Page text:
With no set mandatory minimum sentences, we will continue to see judges giving far less than the maximum penalties for cultivation. If the government were truly serious about combatting grow ops, it would have instituted mandatory minimum jail sentences and more effective proceeds of crime legislation.

This legislation is great news for organized crime. The November 2002 RCMP criminal intelligence directorate report declared that high profits, a low risk of being caught and lenient sentences are spurring the epidemic of marijuana grow ops in Canada. It states:

Police resources are now being taxed to the point where difficult choices must be made when faced with competing priorities.

This explains why law enforcement agencies are unable to make a lasting impact on the marijuana cultivation industry in Canada. Huge profits from illegal marijuana growing are often used by organized crime, in the words of the report “to finance other illicit activities, such as the importation of Ecstasy, liquid hashish and cocaine”.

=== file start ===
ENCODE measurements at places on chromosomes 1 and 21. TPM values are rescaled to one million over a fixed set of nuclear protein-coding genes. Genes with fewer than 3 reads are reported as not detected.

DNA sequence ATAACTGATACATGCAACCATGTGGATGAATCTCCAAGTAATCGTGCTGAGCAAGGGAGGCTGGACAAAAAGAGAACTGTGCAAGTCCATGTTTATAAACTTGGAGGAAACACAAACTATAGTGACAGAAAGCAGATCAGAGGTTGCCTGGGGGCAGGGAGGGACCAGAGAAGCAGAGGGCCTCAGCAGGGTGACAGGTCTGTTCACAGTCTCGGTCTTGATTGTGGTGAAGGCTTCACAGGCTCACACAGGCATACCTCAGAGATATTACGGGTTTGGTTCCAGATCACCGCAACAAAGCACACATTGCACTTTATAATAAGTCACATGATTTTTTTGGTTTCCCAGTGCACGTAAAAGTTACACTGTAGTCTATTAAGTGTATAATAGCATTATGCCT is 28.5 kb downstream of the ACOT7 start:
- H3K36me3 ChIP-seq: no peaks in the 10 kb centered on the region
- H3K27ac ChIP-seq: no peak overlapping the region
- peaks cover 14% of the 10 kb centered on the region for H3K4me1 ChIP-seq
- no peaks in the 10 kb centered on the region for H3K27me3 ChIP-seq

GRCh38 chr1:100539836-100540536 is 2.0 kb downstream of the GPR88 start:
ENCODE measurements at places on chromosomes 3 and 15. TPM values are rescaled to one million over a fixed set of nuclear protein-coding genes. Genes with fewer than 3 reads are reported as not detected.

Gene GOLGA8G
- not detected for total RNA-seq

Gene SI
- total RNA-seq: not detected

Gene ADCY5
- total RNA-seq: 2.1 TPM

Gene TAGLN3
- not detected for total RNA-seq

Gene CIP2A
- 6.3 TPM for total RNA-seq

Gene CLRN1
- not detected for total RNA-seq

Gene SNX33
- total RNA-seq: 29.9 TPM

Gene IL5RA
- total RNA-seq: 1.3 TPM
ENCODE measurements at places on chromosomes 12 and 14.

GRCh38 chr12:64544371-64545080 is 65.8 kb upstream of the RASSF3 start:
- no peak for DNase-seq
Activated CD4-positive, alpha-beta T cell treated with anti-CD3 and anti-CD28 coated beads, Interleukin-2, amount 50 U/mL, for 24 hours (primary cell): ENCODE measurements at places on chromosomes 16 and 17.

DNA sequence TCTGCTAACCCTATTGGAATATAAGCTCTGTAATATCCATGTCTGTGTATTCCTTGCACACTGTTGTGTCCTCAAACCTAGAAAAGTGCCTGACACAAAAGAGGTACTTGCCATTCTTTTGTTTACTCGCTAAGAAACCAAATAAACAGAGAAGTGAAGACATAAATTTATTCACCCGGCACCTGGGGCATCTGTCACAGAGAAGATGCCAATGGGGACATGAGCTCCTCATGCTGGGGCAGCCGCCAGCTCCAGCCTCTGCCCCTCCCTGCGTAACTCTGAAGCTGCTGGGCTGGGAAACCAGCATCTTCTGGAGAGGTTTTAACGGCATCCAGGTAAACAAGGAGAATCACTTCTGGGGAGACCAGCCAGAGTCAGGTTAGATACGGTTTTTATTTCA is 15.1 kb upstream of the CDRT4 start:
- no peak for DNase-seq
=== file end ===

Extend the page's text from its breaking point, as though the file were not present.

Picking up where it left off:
The number of illegal marijuana operations is rising so fast that some Canadian police agencies are being overwhelmed, the RCMP report said, stating that:

In some parts of the country, the phenomenon has reached epidemic proportions.

I have been asking questions in the House for some time now about the government's lack of effort to take down marijuana grow ops.

In the spring of 2003, the former solicitor general visited Surrey to examine the problem, in part, by his own admission, because of questions I had asked in this place. To this point in time, neither my constituents nor I have seen any action from the government. I commented at the time that his visit was just a grow op photo op. It now appears as though that is all it was.

In August 2003, another RCMP criminal intelligence unit report said that organized crime is extending its marijuana grow op reach clear across Canada by merging with biker gangs.